Andy Balbirnie did not hide his disappointment last night after Ireland blew another great start in their do-or-die clash with Namibia and crashed out of the T20 World Cup, beaten by eight wickets in a tense low-scoring battle in Sharjah.
“That hurts a lot,” Ireland skipper Balbirnie said. “We didn’t get enough runs and David Wiese played a brilliant hand for them when the rate was eight-an-over. It will be hard to get over it.”
Paul Stirling got Ireland off to a flier, clearing the boundary and hitting five fours in a crunching 38 off 24 balls, and with Kevin O’Brien offering good support with 25, the opening partnership added 62 in 7.2 overs on a difficult pitch.
Runs became harder to find after Stirling and O’Brien picked outfielders in the deep and too often the Boys in Green were guilty of wildly swinging across the line instead of rotating the strike, as the Namibian attack tightened the screw.
Balbirnie battled to 21 from 28 balls before he was lbw heaving to leg, Curtis Campher was bowled for four, playing a similar shot, and after hitting the only boundary in the last seven overs, Harry Tector was caught behind for eight.#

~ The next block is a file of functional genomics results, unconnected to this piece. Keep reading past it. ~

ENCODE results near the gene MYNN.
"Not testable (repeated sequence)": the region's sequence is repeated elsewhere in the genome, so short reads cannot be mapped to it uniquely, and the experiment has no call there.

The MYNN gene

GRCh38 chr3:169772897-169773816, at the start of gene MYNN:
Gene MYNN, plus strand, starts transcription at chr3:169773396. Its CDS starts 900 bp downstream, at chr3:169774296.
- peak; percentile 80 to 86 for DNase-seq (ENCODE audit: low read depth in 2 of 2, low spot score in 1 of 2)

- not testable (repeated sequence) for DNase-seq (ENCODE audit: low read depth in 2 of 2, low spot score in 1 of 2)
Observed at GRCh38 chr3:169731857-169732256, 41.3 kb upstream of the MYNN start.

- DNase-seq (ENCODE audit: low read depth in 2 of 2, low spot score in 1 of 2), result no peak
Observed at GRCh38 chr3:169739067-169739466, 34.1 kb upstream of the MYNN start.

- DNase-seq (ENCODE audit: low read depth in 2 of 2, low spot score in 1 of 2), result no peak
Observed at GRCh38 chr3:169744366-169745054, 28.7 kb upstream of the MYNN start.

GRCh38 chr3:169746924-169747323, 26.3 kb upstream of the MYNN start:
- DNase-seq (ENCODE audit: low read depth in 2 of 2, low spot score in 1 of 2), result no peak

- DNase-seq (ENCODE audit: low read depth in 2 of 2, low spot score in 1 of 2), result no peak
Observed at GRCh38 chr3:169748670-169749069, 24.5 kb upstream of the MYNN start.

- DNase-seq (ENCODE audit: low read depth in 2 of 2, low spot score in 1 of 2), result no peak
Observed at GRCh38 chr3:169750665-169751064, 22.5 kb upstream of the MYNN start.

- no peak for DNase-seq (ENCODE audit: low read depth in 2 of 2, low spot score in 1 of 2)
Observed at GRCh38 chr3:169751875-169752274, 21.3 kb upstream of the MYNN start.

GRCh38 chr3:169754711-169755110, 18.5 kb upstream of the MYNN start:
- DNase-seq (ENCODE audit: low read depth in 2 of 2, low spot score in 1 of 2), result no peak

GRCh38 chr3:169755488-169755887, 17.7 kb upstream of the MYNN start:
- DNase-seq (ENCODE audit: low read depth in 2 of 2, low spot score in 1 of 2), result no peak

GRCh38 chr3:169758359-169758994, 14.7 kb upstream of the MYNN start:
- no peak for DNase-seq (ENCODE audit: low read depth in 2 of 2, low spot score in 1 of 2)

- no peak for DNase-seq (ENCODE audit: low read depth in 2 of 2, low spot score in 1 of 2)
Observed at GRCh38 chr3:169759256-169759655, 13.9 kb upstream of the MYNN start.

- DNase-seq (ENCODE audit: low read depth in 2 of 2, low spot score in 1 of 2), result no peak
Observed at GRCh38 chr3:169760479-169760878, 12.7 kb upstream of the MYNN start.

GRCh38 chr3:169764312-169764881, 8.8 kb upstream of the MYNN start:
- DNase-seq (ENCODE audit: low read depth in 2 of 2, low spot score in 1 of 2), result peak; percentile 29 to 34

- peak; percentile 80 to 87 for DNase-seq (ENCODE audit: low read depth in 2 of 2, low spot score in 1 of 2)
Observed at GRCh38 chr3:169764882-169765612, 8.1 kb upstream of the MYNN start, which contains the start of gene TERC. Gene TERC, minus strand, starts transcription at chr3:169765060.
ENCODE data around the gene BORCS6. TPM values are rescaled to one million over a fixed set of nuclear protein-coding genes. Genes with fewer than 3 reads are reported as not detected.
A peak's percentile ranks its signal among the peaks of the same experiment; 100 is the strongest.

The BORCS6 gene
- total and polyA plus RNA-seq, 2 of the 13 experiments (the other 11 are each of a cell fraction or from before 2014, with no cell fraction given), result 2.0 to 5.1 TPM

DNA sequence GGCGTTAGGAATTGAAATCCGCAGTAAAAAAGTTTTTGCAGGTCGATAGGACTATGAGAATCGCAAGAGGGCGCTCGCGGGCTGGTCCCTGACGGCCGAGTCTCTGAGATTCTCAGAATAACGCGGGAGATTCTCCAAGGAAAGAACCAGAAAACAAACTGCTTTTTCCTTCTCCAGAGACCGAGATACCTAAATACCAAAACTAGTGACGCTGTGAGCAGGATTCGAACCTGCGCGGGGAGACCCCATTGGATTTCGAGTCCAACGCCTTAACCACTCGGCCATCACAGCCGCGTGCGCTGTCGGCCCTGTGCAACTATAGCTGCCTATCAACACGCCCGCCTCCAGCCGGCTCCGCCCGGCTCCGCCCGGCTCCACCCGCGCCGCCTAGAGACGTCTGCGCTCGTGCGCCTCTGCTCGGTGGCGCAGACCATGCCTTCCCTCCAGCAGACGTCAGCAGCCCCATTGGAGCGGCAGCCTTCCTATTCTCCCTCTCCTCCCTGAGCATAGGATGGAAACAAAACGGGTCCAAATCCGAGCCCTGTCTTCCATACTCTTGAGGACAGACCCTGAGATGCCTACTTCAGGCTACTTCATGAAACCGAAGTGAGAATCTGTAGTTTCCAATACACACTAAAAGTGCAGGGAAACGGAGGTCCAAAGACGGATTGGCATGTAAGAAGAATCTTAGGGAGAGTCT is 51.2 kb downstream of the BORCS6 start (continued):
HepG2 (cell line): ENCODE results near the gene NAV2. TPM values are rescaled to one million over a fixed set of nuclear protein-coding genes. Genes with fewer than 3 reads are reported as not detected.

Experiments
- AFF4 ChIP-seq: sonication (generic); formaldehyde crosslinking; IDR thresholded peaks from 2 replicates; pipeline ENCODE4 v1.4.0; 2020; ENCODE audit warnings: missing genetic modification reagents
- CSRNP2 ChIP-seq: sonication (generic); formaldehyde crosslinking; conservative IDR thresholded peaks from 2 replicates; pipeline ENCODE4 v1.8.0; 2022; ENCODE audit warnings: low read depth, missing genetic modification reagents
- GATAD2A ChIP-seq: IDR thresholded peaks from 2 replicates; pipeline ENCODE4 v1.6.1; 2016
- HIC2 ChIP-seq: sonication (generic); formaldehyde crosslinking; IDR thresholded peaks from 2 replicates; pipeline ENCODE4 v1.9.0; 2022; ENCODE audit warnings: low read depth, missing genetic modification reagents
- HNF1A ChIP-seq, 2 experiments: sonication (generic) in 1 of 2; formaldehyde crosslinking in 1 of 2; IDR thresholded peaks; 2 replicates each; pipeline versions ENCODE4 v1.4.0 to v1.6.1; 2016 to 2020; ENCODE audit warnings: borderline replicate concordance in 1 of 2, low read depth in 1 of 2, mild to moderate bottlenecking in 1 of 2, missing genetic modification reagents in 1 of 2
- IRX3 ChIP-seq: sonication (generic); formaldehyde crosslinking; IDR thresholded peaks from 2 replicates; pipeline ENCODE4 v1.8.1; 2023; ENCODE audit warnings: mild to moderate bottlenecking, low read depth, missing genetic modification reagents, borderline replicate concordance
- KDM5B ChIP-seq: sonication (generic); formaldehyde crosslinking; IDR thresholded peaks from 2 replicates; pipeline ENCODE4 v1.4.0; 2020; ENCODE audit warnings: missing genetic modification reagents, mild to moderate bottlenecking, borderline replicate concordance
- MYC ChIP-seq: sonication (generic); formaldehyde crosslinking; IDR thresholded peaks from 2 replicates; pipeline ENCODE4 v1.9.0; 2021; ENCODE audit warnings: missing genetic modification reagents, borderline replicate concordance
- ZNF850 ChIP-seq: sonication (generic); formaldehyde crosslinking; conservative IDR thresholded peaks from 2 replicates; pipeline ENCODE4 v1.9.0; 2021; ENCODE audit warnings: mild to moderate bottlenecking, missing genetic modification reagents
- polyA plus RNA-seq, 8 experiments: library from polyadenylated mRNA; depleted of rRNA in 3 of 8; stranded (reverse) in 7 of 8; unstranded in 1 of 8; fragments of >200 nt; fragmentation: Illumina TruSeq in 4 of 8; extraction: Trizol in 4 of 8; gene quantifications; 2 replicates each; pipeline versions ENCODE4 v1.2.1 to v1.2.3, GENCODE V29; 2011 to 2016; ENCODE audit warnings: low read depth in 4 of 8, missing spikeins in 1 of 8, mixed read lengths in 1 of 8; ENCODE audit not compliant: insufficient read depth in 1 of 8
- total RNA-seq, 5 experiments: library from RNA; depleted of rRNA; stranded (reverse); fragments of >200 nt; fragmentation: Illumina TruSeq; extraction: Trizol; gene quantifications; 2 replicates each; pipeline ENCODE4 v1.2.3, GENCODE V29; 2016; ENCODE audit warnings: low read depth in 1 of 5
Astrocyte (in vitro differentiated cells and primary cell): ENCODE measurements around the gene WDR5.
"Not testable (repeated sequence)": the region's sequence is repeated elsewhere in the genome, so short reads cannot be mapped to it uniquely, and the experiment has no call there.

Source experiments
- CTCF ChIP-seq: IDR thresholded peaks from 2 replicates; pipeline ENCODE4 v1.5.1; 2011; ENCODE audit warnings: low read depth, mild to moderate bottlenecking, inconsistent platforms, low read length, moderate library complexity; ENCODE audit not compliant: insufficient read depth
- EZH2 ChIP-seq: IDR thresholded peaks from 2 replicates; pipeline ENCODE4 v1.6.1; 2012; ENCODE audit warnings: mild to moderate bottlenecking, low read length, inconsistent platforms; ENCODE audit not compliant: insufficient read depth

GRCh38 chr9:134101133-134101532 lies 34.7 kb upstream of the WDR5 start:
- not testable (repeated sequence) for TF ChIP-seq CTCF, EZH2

A total of 125-8 was well below what would have been expected from 71-2 at halfway, but Namibia had shown the lines and lengths required to restrict scoring and Ireland began with good discipline, only to lose control in three key moments.
The first was deciding against a review when Mark Adair struck Namibian captain Gerhard Erasmus in front on two. The bowler was possibly distracted by a side injury he incurred in delivering the ball, which forced him off the field. Erasmus went on to make an unbeaten 53, and Ireland also had an early chance to run out former Sussex all-rounder Wiese when a superb dive and throw from Tector at backward point narrowly missed the stumps.
At that point, Namibia needed eight an over and Ireland were just favourites to squeeze into the Super 12, but successive sixes from Wiese in the 15th over turned the chase on its head, and the south-west Africans got home with nine balls to spare.
Defeats in the past three weeks by Scotland, the United Arab Emirates, Sri Lanka and now Namibia have shown T20 cricket is still Ireland’s weak suit despite Campher’s heroics with four wickets in four balls against the Netherlands.
Stirling and O’Brien had fine tournaments, Gareth Delany came good against the Dutch and both Adair and Josh Little were outstanding with the ball, but there is much thinking to do before Ireland return to the UAE in February for next year’s qualifiers.